Midwest Memo: Still No Deal In Detroit, Indiana’s Welfare Woes And Ohio Gas Stats

Still no deal Partner station Michigan Radio reports the Detroit City Council decided not to vote last night on a proposed consent agreement with the state to resolve the city’s financial crisis. A judge has blocked any agreement from going forward. Michigan governor Rick Snyder is appealing that decision. If no deal is reached by the end of the day tomorrow, Detroit will likely face a takeover by an emergency manager.

Indiana in court The state of Indiana is facing off in court with IBM over who was at fault when a $1.4 billion deal to handle the state’s welfare caseload went bad. IBM says the state broke off the deal because of budget problems. A lawyer for the state says IBM failed to meet its obligations, according to the Associated Press. The Department of Labor lists Indiana as the worst state in the nation when it comes to improper payments for welfare assistance. The DoL says Indiana has a 44% improper payment rate. The state disputes that number.

Groupon’s bad week It’s been a rough couple of days for Chicago-based Groupon. The coupon website was forced to revise its previous financial statements, and admit it has “material weakness” in its accounting practices. The SEC is reportedly looking into the problems. And now, the Chicago Tribune says a shareholder has filed a class action lawsuit.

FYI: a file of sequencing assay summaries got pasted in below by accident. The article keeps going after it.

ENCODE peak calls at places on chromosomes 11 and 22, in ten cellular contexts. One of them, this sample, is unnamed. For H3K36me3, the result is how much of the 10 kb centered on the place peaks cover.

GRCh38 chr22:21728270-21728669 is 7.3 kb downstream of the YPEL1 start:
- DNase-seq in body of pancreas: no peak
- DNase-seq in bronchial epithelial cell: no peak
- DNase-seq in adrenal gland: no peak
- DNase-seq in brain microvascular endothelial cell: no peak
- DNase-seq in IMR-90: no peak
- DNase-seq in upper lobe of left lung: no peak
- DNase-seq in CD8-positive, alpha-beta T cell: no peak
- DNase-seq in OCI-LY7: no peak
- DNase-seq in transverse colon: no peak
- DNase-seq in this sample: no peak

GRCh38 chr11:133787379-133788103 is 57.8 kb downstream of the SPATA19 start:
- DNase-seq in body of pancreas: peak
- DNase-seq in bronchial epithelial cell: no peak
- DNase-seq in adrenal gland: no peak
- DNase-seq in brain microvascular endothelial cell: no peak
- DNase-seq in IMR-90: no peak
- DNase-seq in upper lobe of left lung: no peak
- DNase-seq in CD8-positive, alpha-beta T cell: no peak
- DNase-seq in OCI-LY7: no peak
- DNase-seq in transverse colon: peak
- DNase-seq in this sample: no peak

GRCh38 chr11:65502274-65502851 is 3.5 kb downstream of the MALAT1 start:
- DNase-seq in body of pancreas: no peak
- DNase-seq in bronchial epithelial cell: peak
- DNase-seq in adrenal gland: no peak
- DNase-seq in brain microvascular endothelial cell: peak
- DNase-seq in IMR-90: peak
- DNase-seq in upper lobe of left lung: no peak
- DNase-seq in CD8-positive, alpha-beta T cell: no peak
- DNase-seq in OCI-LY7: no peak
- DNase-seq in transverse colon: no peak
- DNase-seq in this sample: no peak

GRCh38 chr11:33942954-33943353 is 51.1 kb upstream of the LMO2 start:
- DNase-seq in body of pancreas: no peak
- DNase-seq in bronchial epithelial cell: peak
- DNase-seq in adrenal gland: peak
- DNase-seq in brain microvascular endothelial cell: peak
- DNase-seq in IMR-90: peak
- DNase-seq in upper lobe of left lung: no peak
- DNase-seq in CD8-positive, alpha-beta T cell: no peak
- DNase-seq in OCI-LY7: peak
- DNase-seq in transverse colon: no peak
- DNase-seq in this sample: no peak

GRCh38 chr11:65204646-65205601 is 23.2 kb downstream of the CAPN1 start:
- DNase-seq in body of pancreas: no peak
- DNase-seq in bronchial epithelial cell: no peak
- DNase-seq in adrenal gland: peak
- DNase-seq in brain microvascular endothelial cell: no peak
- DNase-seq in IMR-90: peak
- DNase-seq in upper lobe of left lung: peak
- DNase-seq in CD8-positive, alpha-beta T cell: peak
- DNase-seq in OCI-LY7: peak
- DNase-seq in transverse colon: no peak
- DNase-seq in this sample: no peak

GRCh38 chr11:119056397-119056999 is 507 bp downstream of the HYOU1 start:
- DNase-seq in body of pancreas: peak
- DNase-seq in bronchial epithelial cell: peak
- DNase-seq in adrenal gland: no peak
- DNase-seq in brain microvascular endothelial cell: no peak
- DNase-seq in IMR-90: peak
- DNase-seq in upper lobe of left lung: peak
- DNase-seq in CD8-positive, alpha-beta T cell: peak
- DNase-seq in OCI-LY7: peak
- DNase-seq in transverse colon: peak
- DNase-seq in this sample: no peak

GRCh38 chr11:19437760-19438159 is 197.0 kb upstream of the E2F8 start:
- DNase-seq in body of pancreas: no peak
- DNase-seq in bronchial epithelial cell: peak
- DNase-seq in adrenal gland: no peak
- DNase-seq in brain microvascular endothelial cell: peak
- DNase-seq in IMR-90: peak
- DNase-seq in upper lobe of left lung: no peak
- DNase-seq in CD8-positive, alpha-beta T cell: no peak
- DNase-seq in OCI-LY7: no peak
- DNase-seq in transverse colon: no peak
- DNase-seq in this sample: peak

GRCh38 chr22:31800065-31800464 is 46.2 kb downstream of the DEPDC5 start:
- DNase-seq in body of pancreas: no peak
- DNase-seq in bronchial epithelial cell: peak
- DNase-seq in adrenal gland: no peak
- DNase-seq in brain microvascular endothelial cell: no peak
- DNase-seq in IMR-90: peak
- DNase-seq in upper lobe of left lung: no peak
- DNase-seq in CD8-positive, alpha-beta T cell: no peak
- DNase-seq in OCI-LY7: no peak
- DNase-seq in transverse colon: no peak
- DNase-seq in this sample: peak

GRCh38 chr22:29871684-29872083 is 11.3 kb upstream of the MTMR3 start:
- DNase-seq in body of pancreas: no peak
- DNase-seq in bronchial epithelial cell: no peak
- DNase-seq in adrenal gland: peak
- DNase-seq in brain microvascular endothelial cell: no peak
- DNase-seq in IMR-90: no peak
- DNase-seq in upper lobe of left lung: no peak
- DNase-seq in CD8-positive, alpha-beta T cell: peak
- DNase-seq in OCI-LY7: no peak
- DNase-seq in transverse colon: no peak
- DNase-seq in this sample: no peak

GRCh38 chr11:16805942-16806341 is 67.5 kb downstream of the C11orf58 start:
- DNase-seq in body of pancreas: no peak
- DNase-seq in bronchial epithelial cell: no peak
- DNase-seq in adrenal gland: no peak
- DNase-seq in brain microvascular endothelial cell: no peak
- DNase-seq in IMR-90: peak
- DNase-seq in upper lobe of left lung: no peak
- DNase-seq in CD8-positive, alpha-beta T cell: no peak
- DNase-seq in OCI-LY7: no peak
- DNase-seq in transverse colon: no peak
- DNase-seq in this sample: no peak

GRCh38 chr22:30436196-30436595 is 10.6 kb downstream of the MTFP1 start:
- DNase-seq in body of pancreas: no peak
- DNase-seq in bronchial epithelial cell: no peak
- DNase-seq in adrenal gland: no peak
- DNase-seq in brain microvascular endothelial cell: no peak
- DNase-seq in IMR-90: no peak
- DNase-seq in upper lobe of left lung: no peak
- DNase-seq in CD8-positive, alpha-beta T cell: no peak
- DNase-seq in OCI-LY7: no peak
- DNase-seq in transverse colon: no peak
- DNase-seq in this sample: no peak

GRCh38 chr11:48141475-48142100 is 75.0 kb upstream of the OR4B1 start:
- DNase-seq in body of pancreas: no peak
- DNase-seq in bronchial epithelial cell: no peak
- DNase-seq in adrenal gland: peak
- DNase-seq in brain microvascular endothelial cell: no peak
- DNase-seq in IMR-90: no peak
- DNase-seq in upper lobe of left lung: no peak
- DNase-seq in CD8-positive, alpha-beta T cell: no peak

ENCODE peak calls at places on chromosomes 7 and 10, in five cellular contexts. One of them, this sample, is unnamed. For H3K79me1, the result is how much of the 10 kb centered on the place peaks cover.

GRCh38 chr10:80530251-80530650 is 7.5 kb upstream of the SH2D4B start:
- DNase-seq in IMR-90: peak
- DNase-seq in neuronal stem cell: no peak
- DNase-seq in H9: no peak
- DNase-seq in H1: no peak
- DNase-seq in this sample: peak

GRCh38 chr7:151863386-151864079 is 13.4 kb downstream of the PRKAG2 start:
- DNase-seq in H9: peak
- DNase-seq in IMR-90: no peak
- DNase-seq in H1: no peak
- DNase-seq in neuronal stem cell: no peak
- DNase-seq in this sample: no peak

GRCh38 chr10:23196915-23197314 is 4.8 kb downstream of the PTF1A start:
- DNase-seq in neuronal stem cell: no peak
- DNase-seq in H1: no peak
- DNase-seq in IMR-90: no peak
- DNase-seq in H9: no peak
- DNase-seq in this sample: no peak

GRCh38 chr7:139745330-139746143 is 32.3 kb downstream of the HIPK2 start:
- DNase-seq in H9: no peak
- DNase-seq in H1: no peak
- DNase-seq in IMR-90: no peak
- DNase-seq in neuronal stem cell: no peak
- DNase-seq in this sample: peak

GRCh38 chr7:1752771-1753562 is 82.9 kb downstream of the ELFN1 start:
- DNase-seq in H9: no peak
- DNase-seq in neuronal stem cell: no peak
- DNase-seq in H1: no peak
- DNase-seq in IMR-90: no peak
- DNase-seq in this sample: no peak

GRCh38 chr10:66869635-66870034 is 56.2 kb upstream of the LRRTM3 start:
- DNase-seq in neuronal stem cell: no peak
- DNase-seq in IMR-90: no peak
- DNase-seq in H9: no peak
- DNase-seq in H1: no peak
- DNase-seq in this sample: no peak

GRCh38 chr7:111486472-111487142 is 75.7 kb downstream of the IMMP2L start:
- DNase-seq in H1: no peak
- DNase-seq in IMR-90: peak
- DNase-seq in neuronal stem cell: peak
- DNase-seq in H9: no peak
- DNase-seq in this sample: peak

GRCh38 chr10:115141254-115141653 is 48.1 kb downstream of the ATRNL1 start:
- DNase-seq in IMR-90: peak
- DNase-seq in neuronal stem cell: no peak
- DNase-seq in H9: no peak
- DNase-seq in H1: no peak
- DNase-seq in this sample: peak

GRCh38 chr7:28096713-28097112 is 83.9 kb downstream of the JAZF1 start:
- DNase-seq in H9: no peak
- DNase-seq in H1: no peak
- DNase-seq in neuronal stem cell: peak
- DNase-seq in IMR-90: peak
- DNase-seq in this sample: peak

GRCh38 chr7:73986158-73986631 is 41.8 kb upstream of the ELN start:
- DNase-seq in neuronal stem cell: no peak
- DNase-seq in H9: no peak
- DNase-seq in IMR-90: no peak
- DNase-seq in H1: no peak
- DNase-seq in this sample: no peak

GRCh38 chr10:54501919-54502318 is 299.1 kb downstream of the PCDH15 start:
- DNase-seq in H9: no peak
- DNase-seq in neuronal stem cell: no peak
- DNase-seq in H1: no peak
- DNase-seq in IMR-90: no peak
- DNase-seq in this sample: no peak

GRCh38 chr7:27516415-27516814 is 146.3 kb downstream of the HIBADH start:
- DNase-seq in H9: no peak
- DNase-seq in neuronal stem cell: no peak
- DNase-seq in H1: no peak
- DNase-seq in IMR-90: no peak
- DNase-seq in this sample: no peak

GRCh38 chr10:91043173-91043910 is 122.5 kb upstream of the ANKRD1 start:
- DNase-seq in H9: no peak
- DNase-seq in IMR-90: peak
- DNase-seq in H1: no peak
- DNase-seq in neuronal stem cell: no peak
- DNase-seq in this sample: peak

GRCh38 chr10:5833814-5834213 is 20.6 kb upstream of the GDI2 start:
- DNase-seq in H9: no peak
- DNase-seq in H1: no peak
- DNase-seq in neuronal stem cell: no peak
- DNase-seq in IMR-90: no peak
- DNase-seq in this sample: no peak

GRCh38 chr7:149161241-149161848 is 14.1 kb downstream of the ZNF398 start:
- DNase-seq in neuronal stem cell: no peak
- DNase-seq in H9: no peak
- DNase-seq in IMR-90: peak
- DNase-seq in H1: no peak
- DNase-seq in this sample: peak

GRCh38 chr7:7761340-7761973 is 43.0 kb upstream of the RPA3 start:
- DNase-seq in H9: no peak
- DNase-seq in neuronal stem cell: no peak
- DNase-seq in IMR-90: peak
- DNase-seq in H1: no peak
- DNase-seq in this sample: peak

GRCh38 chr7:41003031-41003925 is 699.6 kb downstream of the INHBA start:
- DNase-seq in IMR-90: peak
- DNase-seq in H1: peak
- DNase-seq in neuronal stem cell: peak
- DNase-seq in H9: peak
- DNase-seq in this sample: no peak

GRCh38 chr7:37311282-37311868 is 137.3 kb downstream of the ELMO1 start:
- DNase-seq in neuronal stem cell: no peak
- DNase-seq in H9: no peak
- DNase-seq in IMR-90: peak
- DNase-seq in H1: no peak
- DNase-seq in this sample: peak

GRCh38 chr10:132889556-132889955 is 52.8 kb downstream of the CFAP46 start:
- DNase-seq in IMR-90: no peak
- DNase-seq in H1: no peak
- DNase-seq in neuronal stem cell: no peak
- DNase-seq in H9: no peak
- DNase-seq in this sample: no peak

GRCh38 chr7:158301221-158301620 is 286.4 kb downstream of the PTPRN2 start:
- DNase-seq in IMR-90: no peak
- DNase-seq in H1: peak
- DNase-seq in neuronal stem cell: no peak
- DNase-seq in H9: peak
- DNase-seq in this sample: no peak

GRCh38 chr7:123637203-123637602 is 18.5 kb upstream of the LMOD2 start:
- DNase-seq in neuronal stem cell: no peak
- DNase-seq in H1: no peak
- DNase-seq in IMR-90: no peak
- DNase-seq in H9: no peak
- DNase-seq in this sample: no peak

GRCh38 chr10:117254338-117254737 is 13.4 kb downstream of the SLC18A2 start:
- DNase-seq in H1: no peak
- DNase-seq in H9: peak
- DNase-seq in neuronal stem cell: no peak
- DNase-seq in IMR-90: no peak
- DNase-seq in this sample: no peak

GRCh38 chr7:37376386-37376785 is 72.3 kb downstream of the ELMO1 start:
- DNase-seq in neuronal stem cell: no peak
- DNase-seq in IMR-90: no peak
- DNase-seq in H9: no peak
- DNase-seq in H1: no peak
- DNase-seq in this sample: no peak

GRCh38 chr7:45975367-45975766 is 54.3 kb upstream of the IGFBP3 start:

A big fat check Whirlpool will write the state of Indiana an $800,000 check, after deciding to move jobs out of the state.

2.6 billion cubic feet That’s how much natural gas Chesapeake Energy pumped from Ohio shale formations last year, according to BusinessWeek.

The Saudi Arabia of the Midwest? Ohio Prepares for Natural Gas Future

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Natural gas extracted from shale rock, some say, is the most positive development in the nation’s energy outlook in 50 years.  Ohio sits atop some of the largest deposits.

Big name oil and gas companies are flocking to the Buckeye State in a frenzy of preparation for “fracking” – that’s the innovative and controversial technology used to drill through and “fracture” the shale.  It un-traps natural gas that lies within large layers of rock.

Ohio John Kasich is one of the industry’s biggest cheerleaders, saying it could be a real “game changer” for the state’s economy.  This week he also said tough, new regulations are needed to make sure “fracking” doesn’t harm the environment.  From our Changing Gears project, Mhari Saito and Dan Bobkoff have this overview on the new “natural gas economy.”